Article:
In certain markets, synthetic pigments that enhance yolk color are banned, whereas in others, there is an increasing niche market for eggs produced using natural pigments. Nettle (Urtica dioica) has been shown to be an effective pigmenting agent in broilers giving a rich yellow skin. As such, it was considered interesting to test nettle as a potential natural yolk pigment. Thus, a four-week trial was conducted using 40 individually caged H&N Nick Brown layers (70 weeks of age), not only to test the effectiveness of nettle pigmentation, but also to investigate any possible side effects on performance, egg quality and antioxidant status.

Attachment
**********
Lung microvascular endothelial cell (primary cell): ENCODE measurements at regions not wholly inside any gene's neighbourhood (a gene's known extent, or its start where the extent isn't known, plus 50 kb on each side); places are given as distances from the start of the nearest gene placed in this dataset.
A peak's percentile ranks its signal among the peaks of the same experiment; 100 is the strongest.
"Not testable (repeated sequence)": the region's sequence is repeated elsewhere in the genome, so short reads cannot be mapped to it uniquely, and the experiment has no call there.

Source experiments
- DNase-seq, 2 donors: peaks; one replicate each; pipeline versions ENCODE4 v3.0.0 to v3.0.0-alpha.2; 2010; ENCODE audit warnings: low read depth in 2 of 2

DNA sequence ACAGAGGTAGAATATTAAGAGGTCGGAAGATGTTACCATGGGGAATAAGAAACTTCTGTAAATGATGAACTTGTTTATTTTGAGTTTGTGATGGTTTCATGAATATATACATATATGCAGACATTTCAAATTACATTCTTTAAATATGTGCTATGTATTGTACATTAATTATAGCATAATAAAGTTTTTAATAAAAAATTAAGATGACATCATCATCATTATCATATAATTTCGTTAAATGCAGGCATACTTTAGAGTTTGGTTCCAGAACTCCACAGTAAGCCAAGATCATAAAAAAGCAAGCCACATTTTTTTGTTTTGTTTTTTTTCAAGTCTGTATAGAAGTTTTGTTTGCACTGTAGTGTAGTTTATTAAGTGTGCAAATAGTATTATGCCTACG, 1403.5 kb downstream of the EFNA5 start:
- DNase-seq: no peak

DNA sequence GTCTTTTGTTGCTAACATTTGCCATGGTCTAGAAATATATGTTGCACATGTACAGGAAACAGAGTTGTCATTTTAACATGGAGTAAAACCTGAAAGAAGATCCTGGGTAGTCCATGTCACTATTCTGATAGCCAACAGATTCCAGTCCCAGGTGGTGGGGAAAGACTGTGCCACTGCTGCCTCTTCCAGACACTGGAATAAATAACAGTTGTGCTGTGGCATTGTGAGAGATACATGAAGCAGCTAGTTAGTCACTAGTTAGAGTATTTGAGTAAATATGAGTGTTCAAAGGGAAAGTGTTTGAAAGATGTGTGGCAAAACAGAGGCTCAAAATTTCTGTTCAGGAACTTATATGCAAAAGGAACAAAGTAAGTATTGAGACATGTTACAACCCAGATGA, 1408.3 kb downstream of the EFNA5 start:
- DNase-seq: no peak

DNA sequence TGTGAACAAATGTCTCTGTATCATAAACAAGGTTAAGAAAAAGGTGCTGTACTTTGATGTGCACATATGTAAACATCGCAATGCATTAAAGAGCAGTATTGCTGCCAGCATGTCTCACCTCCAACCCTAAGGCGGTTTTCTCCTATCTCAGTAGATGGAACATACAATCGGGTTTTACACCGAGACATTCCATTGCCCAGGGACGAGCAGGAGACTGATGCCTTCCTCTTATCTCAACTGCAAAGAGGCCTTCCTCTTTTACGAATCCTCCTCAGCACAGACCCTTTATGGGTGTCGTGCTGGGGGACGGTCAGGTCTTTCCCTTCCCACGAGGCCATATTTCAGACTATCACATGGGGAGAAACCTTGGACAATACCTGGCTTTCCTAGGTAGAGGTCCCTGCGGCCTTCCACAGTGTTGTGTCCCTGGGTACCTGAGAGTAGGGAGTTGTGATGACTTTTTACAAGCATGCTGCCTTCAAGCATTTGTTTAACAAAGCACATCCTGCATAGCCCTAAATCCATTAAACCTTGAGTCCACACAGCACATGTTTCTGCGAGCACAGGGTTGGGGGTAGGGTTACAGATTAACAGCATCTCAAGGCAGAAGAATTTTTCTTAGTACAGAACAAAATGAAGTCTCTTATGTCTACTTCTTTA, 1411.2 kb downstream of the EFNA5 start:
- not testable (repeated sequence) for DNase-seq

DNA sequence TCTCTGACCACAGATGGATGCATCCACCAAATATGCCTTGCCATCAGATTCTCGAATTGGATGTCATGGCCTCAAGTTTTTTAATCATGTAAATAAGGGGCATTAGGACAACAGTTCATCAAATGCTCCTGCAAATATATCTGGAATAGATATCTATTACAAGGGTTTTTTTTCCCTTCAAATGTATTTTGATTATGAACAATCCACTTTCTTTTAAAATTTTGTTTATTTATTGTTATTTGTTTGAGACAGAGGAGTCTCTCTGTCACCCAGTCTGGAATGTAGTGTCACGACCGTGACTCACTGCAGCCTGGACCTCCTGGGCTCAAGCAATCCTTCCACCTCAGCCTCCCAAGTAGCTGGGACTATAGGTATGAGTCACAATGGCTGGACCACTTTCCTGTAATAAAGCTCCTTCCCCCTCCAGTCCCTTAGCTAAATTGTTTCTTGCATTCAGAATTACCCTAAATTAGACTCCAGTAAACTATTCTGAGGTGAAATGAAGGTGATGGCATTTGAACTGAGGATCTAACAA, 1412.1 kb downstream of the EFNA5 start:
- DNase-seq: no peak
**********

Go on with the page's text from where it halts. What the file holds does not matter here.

A basal diet, low in pigments and tocopherols, was supplemented with 0, 6.25, 12.5 or 25 g nettle per kg feed. In addition, positive control diet was used containing synthetic pigments. Results indicated that yolk yellowness increased with nettle addition and this was as effective as synthetic pigmentation. Due to the lack of red pigments in nettle, scores were lower in this regard compared with the positive control treatment which contained a red pigment. Furthermore, nettle supplementation did not affect laying performance and general egg quality, thus making nettle an effective natural pigment. It should be noted, however, the authors (Y. Loetscher, M. Kreuzeremail, R.E. Messikommer, "Utility of nettle (Urtica dioica) in layer diets as a natural yellow colorant for egg yolk") indicated that batch can be an unpredictable variable when sourcing nettle for pigmenting purposes.